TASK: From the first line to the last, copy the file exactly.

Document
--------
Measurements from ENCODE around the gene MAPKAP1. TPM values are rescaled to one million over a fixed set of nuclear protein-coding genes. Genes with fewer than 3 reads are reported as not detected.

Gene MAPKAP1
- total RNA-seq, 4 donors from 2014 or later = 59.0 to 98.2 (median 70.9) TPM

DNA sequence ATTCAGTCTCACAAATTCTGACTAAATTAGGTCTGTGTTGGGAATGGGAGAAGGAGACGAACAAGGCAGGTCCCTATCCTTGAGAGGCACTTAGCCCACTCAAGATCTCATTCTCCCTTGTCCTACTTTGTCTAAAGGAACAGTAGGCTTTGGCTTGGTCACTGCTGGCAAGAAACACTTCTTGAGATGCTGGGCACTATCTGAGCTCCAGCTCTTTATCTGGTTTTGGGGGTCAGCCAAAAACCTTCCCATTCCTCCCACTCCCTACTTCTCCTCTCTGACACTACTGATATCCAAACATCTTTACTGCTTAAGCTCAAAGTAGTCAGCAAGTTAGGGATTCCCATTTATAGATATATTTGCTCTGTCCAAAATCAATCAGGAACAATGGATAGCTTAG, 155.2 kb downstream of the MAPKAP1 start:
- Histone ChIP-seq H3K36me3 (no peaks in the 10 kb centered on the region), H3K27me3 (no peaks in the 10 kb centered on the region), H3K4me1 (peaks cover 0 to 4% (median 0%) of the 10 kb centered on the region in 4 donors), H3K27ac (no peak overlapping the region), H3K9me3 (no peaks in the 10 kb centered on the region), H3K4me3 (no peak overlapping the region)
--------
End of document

Measurements from ENCODE around the gene MAPKAP1. TPM values are rescaled to one million over a fixed set of nuclear protein-coding genes. Genes with fewer than 3 reads are reported as not detected.

Gene MAPKAP1
- total RNA-seq, 4 donors from 2014 or later = 59.0 to 98.2 (median 70.9) TPM

DNA sequence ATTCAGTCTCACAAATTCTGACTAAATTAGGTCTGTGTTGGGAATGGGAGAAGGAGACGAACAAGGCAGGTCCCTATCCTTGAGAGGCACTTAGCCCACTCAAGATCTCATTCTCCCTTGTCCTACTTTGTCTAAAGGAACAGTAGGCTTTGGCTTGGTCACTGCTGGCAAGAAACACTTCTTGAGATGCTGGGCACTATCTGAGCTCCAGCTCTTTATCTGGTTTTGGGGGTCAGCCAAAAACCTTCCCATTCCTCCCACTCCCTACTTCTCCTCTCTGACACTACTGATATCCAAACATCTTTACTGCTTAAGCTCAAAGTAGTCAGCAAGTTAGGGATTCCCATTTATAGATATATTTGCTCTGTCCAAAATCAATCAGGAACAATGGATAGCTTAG, 155.2 kb downstream of the MAPKAP1 start:
- Histone ChIP-seq H3K36me3 (no peaks in the 10 kb centered on the region), H3K27me3 (no peaks in the 10 kb centered on the region), H3K4me1 (peaks cover 0 to 4% (median 0%) of the 10 kb centered on the region in 4 donors), H3K27ac (no peak overlapping the region), H3K9me3 (no peaks in the 10 kb centered on the region), H3K4me3 (no peak overlapping the region)